An issue in another thread got pulled into a private message. It raised a point that I think is worth going over with the group.

Christ summarized all of the Law into two fundamentals: (1) Love the Lord your God with all of your heart, and (2) Love your neighbor.

For years, I wrestled with that second point. I don't like most people; let alone love them. I felt like I couldn't possibly succeed at this. It felt like an insurmountable proposition. How could I change my heart? How could I force myself to like the taste of beets more than the taste of ice cream? Eventually I grew to realize that it wasn't about a feeling within my heart; it is about action. I may not like vegetables more than dessert, but I can eat vegetables more than dessert. And loving others is frequently analogous to eating your vegetables--even if you don't really want to do it, you know that you should.

Christ told us, "Whatever you do for the least of men, you do also for me." We are instructed to help the poor. In our current political climate (and by current, I mean during the last half-century), there is sort of an automatic response from the freedom-loving man when these topics come up. We've seen the leftists try to turn Jesus into a communist so frequently that we instantly assume a defensive posture; our walls go up, our ears close, and we turn away. Christ's command to love your brother is something entirely different than an edict from the government, confiscating the fruit of our labor by threat of force, siphoning off a significant portion of what is taken, and then distributing what remains to others in order to maintain power. One is love, the other is extortion. And we are so heavily extorted in the name of charity, that it has the natural effect of making us despise charity.

Properly understanding this command requires us to set aside the political issues of the day (which is much more difficult than it sounds) and focusing exclusively on God. For me, this means a very intentional clearing-of-the-mind and a suppression of my intuitive responses.

Next, consider who you are commanded to love. At some point, I want to do a deep dive (getting into the Hebrew and Greek) on the differences between brothers, neighbors, and enemies. Brothers and neighbors seem to get lumped together frequently in theological discussions, but they are not the same. My brothers are Christian, my neighbors may not be. And enemies do still exist. There were plenty of enemies throughout the Bible, and they frequently got a good smiting. Some people are evil and dangerous, and make themselves your enemies. When that happens, the best love you can show them might be praying for them as you squeeze the trigger. It definitely does not mean coddling them; assisting them in doing evil; or even standing by while they do evil. But we are told to love our neighbors, which extends beyond the little flock within our own church.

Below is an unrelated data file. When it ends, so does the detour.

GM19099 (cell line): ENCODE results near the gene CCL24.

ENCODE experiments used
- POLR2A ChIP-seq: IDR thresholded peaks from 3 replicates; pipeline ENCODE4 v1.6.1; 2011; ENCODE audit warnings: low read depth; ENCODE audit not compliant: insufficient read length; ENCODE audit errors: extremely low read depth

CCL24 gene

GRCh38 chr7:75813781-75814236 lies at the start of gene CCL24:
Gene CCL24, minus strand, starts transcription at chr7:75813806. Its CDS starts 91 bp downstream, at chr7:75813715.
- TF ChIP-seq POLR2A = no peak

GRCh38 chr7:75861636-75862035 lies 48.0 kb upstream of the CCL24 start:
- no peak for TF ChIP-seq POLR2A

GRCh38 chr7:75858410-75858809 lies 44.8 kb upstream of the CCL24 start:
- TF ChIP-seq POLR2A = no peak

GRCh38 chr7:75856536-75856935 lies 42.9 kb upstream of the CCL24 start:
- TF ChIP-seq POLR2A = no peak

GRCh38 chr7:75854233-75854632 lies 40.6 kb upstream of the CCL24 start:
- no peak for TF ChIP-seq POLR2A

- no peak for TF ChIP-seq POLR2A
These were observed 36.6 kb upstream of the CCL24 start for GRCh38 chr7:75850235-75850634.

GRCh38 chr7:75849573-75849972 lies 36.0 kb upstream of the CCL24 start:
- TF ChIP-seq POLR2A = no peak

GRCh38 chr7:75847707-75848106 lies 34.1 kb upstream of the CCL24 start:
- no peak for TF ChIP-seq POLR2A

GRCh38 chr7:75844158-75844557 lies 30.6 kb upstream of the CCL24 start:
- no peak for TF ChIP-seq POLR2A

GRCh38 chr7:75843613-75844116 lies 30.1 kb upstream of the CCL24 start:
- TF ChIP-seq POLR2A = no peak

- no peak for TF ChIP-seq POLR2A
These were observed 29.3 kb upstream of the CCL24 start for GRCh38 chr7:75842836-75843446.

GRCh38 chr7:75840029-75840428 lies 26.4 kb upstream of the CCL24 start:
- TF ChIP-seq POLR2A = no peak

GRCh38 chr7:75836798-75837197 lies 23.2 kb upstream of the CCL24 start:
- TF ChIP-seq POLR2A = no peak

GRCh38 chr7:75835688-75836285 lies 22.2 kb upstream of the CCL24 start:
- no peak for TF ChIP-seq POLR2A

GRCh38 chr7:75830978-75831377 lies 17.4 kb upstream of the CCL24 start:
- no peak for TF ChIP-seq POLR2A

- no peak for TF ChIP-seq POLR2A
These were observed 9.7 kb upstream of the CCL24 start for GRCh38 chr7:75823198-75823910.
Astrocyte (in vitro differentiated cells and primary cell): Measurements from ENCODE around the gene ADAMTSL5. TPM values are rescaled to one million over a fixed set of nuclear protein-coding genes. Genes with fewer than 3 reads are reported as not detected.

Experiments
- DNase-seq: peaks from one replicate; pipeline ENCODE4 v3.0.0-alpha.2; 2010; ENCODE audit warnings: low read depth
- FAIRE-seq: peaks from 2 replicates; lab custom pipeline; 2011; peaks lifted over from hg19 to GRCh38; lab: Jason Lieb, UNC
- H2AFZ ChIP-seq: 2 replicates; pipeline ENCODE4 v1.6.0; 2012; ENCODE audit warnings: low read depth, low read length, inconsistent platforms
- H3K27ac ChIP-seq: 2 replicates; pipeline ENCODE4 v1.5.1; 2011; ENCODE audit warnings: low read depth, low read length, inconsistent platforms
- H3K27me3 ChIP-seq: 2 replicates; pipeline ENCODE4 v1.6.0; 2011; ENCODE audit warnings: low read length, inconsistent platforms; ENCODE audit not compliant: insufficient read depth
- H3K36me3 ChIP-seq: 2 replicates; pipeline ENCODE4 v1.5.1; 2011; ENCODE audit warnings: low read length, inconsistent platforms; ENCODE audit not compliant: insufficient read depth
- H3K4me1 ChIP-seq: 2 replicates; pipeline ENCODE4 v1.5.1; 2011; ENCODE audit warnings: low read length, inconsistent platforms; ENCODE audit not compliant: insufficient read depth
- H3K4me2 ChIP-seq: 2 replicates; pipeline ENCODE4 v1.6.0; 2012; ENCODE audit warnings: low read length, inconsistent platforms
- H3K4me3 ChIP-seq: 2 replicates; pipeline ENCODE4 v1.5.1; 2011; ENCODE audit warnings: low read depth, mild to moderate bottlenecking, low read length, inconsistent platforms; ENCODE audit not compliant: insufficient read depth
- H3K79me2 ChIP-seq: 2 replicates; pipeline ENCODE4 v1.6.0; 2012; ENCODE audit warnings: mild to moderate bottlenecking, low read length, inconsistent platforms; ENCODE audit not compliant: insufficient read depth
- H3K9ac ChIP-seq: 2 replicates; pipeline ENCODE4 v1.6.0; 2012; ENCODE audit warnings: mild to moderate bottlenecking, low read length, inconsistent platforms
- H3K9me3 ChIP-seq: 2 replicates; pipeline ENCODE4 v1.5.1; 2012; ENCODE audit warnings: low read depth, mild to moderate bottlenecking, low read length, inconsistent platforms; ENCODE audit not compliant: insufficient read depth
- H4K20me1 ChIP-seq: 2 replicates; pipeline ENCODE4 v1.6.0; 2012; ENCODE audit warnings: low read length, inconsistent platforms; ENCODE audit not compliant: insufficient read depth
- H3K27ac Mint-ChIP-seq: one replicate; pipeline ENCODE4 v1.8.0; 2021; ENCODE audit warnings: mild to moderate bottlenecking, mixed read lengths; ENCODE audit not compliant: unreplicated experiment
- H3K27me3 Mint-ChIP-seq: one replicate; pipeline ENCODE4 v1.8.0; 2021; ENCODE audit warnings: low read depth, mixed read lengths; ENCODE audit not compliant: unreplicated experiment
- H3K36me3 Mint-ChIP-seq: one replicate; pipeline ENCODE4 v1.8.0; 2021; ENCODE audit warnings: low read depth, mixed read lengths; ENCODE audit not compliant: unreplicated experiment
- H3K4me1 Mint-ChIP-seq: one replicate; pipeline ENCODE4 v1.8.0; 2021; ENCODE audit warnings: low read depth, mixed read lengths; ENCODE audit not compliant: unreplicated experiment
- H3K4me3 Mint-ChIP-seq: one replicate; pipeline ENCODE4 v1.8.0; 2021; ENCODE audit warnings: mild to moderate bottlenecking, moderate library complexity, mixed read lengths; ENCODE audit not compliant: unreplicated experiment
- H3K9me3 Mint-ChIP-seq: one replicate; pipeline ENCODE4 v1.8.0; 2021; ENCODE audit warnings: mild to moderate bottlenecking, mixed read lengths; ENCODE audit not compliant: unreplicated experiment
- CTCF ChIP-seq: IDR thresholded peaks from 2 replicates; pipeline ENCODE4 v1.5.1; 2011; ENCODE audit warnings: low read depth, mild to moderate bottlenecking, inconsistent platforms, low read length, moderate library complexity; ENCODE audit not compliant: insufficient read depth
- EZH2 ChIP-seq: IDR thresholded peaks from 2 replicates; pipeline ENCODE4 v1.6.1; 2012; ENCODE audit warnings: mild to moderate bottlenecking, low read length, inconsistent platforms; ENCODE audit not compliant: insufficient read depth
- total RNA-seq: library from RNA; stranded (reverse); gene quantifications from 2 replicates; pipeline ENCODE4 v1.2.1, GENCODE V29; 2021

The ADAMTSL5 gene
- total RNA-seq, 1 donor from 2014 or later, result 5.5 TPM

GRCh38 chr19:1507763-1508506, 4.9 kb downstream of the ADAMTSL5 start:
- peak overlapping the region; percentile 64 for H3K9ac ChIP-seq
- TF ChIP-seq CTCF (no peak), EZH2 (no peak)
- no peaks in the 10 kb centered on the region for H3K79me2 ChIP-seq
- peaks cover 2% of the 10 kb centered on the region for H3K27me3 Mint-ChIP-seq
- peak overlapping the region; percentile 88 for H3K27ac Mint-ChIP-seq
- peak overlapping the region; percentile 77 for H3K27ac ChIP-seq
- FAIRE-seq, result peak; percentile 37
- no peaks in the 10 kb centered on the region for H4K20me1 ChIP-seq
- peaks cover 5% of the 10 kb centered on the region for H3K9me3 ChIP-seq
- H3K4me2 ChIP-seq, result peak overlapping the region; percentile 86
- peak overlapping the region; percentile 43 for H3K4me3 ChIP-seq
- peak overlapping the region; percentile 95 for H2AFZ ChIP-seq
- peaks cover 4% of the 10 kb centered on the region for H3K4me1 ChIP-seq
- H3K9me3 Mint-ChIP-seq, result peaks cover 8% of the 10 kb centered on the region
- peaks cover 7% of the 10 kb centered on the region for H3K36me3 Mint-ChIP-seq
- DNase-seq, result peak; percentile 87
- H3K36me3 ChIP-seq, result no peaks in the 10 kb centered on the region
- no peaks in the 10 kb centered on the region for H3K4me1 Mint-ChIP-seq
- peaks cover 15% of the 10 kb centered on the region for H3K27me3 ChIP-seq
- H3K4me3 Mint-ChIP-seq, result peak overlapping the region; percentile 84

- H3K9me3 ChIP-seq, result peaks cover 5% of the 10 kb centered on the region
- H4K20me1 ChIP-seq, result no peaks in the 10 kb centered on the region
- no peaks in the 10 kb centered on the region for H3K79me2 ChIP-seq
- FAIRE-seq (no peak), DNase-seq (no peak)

We are told to help "the poor," but how do we identify the poor? The Census Bureau has a really simple formula for poverty: it's the bottom 20%. So no matter how wealthy we become as a nation, by definition the bottom fifth will always be poor. That's a stupid definition. Already, 100% of our poor people are adequately fed. We provide shelter, hot water, indoor plumbing, medical care, and more. Travel back in time two centuries, and our "poor" are better off than 90% of the population was back then. Maybe "needy" is a better word. We see people in need all of the time. The lady broken down by the side of the road with an infant to care for might be quite well off, but at that moment in time she still qualifies as needy. Cell phones have destroyed some of our chivalry, because now we often assume that anyone can just dial a number and help will come for them. Something I appreciated about Alaska was that people still stopped to help, because they didn't assume that you had cell coverage.

My profession makes it very easy to find people who are needy. Whether they made a bad decision or they are falsely accused, they need help dealing with the system that threatens to crush them. I have found a way to combine my missions and work simultaneously as a criminal defense attorney and also a Christian missionary. I don't talk to 100% of my clients about God, but most of them hear the gospel at some point. That's how I love. Nobody would describe me as an effusively affectionate guy. I'm not a hugger. But I can love by serving, and I serve with the skills that God gave me. I'm a damned good trial lawyer, and I will use those skills to help people.

Depending on what you do for a living, it may not be easy to figure out how to use your work as a service to others. And maybe work isn't the way at all. Maybe you just go to work to pay the bills, and you serve others in your off time. But service is how you fulfill the command. You may never like people, but you can still love them, and that's what God wants from you.